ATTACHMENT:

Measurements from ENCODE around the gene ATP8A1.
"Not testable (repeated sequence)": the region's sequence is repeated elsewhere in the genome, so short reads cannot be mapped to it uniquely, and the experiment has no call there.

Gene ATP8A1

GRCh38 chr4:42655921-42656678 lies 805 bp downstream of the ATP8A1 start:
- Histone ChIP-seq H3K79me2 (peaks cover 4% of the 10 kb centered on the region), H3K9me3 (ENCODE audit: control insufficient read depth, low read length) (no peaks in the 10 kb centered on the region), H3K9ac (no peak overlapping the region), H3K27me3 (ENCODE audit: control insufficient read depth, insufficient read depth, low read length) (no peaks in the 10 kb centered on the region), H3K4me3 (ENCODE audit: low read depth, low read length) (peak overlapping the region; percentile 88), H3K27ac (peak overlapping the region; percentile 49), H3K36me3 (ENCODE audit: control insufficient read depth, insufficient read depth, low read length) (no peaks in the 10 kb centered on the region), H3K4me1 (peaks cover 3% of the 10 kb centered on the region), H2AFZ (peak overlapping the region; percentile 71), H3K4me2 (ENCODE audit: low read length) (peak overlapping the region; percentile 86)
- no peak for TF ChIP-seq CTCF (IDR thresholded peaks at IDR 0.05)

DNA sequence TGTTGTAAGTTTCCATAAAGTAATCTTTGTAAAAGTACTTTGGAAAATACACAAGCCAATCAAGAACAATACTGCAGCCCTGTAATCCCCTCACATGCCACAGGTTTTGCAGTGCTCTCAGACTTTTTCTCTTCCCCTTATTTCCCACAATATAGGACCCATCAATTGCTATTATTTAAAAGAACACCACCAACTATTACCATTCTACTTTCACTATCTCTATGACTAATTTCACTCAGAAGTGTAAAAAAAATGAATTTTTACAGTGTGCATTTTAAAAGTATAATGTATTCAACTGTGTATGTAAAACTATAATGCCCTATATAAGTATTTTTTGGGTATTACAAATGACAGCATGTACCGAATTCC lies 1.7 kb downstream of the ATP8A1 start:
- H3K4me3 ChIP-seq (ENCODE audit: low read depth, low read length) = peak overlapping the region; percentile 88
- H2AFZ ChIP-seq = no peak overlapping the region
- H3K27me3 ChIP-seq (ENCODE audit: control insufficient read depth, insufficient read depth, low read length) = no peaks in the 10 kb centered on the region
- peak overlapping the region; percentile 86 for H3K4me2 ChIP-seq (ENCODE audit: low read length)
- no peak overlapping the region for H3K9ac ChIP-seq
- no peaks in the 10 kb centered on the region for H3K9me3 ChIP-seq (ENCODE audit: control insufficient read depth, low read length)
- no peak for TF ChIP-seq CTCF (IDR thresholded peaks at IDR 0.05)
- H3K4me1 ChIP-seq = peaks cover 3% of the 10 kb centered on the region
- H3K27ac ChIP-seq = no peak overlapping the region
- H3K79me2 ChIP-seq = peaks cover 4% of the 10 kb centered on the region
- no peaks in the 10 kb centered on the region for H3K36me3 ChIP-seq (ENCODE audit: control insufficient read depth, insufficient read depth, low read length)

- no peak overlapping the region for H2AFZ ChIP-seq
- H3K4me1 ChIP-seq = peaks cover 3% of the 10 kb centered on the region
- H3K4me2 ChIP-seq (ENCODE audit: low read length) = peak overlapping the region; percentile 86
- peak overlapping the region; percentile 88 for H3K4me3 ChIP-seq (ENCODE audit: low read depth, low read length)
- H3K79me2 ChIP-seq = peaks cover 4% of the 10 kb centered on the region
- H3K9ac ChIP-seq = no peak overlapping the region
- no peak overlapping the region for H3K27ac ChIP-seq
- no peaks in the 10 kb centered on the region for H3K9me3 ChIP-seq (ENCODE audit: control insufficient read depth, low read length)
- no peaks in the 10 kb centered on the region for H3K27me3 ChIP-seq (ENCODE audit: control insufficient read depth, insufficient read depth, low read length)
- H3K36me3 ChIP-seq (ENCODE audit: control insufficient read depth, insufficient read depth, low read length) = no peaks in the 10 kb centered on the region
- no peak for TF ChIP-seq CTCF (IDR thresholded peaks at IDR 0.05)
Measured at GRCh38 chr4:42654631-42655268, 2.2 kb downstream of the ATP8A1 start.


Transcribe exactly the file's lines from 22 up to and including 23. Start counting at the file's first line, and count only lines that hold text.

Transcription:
- peak overlapping the region; percentile 88 for H3K4me3 ChIP-seq (ENCODE audit: low read depth, low read length)
- H3K79me2 ChIP-seq = peaks cover 4% of the 10 kb centered on the region